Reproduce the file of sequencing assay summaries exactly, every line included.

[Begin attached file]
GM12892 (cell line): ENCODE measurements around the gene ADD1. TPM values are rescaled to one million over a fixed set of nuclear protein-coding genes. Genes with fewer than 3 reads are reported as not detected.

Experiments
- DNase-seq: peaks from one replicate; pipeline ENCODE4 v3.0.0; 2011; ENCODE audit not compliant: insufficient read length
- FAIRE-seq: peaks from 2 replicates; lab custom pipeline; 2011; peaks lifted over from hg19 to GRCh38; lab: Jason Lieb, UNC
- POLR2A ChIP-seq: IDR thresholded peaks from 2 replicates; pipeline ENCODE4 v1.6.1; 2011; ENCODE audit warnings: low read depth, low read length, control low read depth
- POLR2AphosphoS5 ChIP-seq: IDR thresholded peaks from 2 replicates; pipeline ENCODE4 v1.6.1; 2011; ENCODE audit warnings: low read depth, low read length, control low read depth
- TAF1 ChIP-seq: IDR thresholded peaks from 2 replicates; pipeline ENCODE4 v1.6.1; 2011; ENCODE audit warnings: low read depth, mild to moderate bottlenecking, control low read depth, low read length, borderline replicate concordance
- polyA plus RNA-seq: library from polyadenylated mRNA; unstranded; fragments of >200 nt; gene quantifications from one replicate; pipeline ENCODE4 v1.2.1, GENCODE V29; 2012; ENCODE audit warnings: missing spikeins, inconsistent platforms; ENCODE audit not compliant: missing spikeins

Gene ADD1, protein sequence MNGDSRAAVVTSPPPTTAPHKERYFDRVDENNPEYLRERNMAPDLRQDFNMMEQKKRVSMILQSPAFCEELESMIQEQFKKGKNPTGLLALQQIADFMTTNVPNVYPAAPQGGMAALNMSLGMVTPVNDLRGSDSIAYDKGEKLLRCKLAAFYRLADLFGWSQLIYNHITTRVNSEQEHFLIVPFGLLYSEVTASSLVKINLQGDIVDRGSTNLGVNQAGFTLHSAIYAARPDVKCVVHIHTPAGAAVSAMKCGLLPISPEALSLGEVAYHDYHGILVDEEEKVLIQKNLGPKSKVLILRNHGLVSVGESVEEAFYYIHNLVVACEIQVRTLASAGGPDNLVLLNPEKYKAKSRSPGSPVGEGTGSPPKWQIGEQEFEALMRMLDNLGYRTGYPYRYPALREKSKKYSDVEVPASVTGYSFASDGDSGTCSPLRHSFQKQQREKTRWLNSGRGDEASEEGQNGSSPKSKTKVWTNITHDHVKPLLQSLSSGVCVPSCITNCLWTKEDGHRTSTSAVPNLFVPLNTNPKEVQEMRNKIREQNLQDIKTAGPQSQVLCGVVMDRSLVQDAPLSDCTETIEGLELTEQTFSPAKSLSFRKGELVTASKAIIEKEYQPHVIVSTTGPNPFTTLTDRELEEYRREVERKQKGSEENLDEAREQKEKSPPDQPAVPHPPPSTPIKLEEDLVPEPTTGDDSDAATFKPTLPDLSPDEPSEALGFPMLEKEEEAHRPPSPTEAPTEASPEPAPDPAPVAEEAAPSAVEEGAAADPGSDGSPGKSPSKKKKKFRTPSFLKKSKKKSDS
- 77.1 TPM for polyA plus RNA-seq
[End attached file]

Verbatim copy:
GM12892 (cell line): ENCODE measurements around the gene ADD1. TPM values are rescaled to one million over a fixed set of nuclear protein-coding genes. Genes with fewer than 3 reads are reported as not detected.

Experiments
- DNase-seq: peaks from one replicate; pipeline ENCODE4 v3.0.0; 2011; ENCODE audit not compliant: insufficient read length
- FAIRE-seq: peaks from 2 replicates; lab custom pipeline; 2011; peaks lifted over from hg19 to GRCh38; lab: Jason Lieb, UNC
- POLR2A ChIP-seq: IDR thresholded peaks from 2 replicates; pipeline ENCODE4 v1.6.1; 2011; ENCODE audit warnings: low read depth, low read length, control low read depth
- POLR2AphosphoS5 ChIP-seq: IDR thresholded peaks from 2 replicates; pipeline ENCODE4 v1.6.1; 2011; ENCODE audit warnings: low read depth, low read length, control low read depth
- TAF1 ChIP-seq: IDR thresholded peaks from 2 replicates; pipeline ENCODE4 v1.6.1; 2011; ENCODE audit warnings: low read depth, mild to moderate bottlenecking, control low read depth, low read length, borderline replicate concordance
- polyA plus RNA-seq: library from polyadenylated mRNA; unstranded; fragments of >200 nt; gene quantifications from one replicate; pipeline ENCODE4 v1.2.1, GENCODE V29; 2012; ENCODE audit warnings: missing spikeins, inconsistent platforms; ENCODE audit not compliant: missing spikeins

Gene ADD1, protein sequence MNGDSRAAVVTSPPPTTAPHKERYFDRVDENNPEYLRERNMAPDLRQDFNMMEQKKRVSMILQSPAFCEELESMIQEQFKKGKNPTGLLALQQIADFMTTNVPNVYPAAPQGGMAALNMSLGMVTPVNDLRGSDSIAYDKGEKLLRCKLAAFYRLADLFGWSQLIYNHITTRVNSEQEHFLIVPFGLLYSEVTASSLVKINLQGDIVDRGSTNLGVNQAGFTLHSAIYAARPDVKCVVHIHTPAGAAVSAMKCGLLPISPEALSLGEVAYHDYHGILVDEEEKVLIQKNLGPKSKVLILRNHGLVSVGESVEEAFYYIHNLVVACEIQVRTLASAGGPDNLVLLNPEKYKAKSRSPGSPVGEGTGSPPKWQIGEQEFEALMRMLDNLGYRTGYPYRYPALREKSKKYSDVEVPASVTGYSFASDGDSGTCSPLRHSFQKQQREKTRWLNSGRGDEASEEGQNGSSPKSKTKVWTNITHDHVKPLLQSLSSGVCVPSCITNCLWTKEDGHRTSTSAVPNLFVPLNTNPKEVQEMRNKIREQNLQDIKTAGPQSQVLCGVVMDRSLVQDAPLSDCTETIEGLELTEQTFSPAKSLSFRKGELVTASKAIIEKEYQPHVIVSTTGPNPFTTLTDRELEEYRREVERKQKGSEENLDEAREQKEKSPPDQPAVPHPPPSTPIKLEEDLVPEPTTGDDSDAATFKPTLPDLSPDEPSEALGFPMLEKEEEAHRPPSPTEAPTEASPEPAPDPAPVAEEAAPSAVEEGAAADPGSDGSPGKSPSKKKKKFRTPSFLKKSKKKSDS
- 77.1 TPM for polyA plus RNA-seq